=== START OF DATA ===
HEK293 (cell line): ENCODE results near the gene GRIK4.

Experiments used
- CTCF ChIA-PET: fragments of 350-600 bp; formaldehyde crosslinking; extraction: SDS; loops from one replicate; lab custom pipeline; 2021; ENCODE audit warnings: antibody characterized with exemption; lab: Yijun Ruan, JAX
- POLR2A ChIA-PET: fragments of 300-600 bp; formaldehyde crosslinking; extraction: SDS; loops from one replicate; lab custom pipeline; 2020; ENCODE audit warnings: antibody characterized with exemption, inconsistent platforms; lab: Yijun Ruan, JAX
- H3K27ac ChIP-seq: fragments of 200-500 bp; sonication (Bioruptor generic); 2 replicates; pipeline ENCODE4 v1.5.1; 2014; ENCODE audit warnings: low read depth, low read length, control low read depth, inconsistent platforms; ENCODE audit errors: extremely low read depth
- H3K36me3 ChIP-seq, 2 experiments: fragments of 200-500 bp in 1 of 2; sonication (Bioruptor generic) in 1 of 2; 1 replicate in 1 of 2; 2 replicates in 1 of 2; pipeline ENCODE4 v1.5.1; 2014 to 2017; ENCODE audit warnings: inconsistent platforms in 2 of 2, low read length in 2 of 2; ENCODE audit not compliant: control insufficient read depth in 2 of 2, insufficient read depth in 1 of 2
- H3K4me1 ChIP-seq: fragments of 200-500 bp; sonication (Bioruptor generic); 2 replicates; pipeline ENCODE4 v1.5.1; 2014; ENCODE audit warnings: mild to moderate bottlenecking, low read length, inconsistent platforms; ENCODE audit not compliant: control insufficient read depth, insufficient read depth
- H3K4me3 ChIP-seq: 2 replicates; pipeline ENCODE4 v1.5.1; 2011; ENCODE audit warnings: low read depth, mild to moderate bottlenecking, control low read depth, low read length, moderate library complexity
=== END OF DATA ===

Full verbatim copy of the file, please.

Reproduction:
HEK293 (cell line): ENCODE results near the gene GRIK4.

Experiments used
- CTCF ChIA-PET: fragments of 350-600 bp; formaldehyde crosslinking; extraction: SDS; loops from one replicate; lab custom pipeline; 2021; ENCODE audit warnings: antibody characterized with exemption; lab: Yijun Ruan, JAX
- POLR2A ChIA-PET: fragments of 300-600 bp; formaldehyde crosslinking; extraction: SDS; loops from one replicate; lab custom pipeline; 2020; ENCODE audit warnings: antibody characterized with exemption, inconsistent platforms; lab: Yijun Ruan, JAX
- H3K27ac ChIP-seq: fragments of 200-500 bp; sonication (Bioruptor generic); 2 replicates; pipeline ENCODE4 v1.5.1; 2014; ENCODE audit warnings: low read depth, low read length, control low read depth, inconsistent platforms; ENCODE audit errors: extremely low read depth
- H3K36me3 ChIP-seq, 2 experiments: fragments of 200-500 bp in 1 of 2; sonication (Bioruptor generic) in 1 of 2; 1 replicate in 1 of 2; 2 replicates in 1 of 2; pipeline ENCODE4 v1.5.1; 2014 to 2017; ENCODE audit warnings: inconsistent platforms in 2 of 2, low read length in 2 of 2; ENCODE audit not compliant: control insufficient read depth in 2 of 2, insufficient read depth in 1 of 2
- H3K4me1 ChIP-seq: fragments of 200-500 bp; sonication (Bioruptor generic); 2 replicates; pipeline ENCODE4 v1.5.1; 2014; ENCODE audit warnings: mild to moderate bottlenecking, low read length, inconsistent platforms; ENCODE audit not compliant: control insufficient read depth, insufficient read depth
- H3K4me3 ChIP-seq: 2 replicates; pipeline ENCODE4 v1.5.1; 2011; ENCODE audit warnings: low read depth, mild to moderate bottlenecking, control low read depth, low read length, moderate library complexity